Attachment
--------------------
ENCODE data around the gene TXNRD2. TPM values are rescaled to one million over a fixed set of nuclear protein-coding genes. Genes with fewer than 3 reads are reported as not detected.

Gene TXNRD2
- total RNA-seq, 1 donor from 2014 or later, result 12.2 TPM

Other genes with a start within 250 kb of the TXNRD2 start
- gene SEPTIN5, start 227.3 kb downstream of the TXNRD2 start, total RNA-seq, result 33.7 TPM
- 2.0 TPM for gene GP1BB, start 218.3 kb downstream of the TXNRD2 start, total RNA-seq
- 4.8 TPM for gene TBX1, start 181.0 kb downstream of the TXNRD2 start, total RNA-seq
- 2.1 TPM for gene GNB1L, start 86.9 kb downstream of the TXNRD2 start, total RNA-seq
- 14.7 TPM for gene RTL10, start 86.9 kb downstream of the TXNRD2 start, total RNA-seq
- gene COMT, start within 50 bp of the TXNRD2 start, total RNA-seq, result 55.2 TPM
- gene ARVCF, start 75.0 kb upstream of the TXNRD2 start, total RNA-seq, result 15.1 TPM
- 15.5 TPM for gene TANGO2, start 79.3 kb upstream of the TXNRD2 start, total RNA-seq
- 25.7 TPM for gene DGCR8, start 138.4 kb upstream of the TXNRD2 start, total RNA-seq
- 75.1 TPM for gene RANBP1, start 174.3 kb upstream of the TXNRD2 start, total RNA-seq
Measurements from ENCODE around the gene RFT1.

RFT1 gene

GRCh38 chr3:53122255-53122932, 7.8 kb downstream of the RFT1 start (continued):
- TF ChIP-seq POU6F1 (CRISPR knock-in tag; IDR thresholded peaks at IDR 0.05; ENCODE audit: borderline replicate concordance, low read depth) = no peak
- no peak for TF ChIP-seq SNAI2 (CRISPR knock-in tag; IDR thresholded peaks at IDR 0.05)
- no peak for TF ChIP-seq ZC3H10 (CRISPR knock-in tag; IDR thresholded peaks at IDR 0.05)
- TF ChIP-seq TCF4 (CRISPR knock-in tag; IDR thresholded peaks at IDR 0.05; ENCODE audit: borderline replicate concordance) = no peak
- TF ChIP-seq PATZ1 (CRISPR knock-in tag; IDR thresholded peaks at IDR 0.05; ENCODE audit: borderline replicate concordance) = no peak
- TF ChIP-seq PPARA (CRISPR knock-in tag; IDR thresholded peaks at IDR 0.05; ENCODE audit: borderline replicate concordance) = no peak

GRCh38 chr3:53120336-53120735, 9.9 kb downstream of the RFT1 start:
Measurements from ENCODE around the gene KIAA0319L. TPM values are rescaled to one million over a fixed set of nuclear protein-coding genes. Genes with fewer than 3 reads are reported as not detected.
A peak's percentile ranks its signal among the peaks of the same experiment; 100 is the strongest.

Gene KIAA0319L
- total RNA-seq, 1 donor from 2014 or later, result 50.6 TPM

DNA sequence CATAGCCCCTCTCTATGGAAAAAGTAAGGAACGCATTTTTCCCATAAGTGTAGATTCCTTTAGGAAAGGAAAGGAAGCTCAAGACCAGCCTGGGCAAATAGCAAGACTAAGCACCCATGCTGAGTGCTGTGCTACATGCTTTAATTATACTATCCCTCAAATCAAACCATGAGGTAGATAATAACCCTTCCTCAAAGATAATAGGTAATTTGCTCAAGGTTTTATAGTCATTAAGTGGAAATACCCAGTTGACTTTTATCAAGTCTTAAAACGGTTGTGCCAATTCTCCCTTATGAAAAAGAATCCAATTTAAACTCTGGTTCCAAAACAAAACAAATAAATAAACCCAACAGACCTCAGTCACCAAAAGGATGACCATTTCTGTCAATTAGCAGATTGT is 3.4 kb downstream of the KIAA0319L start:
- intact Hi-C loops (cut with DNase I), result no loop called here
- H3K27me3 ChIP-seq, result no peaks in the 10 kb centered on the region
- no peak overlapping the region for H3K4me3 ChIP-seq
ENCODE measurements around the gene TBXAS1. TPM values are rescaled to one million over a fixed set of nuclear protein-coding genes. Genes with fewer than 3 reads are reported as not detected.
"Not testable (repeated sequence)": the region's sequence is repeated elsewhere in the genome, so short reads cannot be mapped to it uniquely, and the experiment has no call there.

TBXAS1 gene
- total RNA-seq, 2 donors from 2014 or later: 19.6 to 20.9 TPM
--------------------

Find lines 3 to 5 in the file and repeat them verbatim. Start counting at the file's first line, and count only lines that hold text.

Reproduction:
- total RNA-seq, 1 donor from 2014 or later, result 12.2 TPM

Other genes with a start within 250 kb of the TXNRD2 start
- gene SEPTIN5, start 227.3 kb downstream of the TXNRD2 start, total RNA-seq, result 33.7 TPM